Print version ISSN 1806-0013
CARVALHO, André Laranjeira de et al. Preemptive activity of incision infiltration with 0.75% ropivacaine in patients submitted to inguinal hernia repair. Rev. dor [online]. 2011, vol.12, n.4, pp. 321-326. ISSN 1806-0013. http://dx.doi.org/10.1590/S1806-00132011000400007.
BACKGROUND AND OBJECTIVES: The effectiveness of preemptive analgesia as compared to the conventional regimen for postoperative pain control is still controversial. This study aimed at evaluating the effectiveness of local infiltration with 0.75% ropivacaine before and after the incision of inguinal hernia repair surgeries in postoperative pain intensity, analgesics consumption and time elapsed for first analgesic dose request. METHOD: After the Institutional Research Ethics Committee approval, 60 patients, physical status P1 or P2, aged between 15 and 65 years, submitted to inguinal hernia repair under general anesthesia with isoflurane and fentanyl were randomly distributed in three groups: A - skin, subcutaneous and muscle infiltration before incision with 2 mg/kg of 0.75% ropivacaine; D - skin, subcutaneous and muscle infiltration after incision with 2 mg/kg of 0.75% ropivacaine; and C - control group, without infiltration. All patients received dipirone (2 g), 30 minutes before the end of anesthesia. A patient-controlled analgesia pump with morphine was used after anesthetic recovery. Pain intensity with visual analog scale, total morphine consumption and time for the first morphine dose request were evaluated during 24 hours. RESULTS: Morphine consumption was significantly lower in the A group (1.5 mg) as compared to the D group (5.5 mg) or to the control group (17 mg). Time for first morphine dose request was significantly longer for the A group and pain intensity was lower in all moments as compared to C group and in the last 18 h as compared to the group. CONCLUSION: Preoperative incision infiltration with ropivacaine significantly decreases postoperative pain intensity and morphine consumption and delays the time for first morphine dose request.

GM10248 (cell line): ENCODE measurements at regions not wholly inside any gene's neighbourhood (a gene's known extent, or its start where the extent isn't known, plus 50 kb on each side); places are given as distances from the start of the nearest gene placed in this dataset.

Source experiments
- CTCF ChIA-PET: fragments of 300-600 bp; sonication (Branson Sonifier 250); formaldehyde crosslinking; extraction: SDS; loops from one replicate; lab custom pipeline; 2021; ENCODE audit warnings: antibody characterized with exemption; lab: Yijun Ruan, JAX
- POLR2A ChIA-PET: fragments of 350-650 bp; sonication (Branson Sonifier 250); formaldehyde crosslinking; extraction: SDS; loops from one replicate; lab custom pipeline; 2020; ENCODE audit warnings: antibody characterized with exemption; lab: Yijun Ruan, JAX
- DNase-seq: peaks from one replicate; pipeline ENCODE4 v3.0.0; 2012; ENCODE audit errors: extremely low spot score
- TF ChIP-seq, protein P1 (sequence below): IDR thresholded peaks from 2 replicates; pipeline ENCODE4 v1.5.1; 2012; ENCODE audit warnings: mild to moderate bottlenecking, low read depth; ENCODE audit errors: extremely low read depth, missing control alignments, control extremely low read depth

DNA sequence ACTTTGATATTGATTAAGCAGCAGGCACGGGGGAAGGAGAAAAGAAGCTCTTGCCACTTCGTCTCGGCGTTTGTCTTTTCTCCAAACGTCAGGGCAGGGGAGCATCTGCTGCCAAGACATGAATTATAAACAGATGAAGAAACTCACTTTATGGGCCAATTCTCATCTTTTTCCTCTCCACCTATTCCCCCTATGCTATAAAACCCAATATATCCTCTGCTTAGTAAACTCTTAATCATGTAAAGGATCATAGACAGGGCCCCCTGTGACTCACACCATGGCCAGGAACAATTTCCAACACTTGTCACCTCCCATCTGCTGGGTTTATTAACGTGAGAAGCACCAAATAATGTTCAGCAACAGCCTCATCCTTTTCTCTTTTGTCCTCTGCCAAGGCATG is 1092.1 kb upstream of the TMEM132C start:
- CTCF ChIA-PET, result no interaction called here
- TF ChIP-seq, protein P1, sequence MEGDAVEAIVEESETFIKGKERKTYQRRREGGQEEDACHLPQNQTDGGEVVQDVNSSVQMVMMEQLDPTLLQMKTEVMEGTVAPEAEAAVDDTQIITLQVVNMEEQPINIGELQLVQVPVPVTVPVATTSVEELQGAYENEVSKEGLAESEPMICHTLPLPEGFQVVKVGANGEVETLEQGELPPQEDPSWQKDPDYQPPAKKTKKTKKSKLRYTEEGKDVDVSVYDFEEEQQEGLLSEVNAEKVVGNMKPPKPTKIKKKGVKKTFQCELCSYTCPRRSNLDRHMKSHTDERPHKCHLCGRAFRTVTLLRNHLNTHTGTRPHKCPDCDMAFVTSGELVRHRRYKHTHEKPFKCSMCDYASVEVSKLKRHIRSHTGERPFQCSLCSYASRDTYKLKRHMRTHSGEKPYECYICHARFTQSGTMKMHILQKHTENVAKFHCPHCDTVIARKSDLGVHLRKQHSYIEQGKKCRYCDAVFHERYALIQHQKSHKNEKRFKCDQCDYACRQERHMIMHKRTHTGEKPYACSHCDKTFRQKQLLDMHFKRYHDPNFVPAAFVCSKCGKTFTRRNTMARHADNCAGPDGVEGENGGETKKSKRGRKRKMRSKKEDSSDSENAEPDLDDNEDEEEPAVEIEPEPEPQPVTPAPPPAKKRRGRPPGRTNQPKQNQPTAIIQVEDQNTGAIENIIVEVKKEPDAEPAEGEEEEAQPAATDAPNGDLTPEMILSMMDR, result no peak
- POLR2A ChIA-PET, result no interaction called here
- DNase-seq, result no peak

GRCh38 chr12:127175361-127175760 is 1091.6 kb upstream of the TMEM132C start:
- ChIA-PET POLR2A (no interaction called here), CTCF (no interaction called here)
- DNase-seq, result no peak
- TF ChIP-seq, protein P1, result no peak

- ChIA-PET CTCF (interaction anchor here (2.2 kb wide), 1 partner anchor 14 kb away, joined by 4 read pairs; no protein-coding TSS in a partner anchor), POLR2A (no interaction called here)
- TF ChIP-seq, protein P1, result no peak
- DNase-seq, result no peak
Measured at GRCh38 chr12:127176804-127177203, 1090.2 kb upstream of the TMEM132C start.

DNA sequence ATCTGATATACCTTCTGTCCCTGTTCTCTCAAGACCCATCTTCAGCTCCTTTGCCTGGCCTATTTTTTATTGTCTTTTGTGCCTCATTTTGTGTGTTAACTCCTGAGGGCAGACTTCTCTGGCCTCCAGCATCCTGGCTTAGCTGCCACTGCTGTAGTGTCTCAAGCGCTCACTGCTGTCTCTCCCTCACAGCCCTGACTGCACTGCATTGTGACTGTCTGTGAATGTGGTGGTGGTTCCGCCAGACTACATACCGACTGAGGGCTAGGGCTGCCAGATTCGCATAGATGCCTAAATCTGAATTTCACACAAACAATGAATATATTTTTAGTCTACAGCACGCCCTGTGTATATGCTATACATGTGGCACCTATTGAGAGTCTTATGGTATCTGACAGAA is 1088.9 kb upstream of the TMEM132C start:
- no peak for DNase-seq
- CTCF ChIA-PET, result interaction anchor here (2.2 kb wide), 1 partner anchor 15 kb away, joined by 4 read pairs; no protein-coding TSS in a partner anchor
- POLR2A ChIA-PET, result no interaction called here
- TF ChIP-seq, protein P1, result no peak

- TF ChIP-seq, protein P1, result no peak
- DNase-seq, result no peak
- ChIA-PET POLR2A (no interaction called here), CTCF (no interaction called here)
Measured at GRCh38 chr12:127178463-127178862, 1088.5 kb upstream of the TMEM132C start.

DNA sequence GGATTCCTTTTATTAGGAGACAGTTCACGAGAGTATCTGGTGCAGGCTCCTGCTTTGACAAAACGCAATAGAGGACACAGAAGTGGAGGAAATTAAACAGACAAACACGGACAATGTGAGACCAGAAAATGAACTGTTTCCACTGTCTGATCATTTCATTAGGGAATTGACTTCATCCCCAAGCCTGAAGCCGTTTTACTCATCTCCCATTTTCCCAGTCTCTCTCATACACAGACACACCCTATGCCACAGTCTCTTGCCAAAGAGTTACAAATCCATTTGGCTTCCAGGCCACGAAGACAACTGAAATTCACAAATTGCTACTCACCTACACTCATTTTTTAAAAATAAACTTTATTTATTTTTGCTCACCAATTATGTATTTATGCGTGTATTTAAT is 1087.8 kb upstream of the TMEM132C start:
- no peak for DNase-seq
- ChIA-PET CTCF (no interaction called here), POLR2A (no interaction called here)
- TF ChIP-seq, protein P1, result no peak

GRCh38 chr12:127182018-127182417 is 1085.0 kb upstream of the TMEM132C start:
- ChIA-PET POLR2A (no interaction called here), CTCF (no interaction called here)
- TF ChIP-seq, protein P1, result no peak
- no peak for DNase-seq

Keywords : Analgesia; Inguinal hernia; Local anesthetics; Surgery.